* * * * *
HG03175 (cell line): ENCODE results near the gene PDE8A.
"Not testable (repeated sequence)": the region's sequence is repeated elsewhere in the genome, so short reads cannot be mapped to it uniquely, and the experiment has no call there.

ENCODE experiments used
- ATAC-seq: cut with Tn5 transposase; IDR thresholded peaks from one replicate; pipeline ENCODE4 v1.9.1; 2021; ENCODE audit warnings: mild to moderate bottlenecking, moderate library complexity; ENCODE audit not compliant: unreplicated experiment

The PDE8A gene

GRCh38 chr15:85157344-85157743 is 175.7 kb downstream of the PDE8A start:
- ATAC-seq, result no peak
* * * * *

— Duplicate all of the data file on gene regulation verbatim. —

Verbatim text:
HG03175 (cell line): ENCODE results near the gene PDE8A.
"Not testable (repeated sequence)": the region's sequence is repeated elsewhere in the genome, so short reads cannot be mapped to it uniquely, and the experiment has no call there.

ENCODE experiments used
- ATAC-seq: cut with Tn5 transposase; IDR thresholded peaks from one replicate; pipeline ENCODE4 v1.9.1; 2021; ENCODE audit warnings: mild to moderate bottlenecking, moderate library complexity; ENCODE audit not compliant: unreplicated experiment

The PDE8A gene

GRCh38 chr15:85157344-85157743 is 175.7 kb downstream of the PDE8A start:
- ATAC-seq, result no peak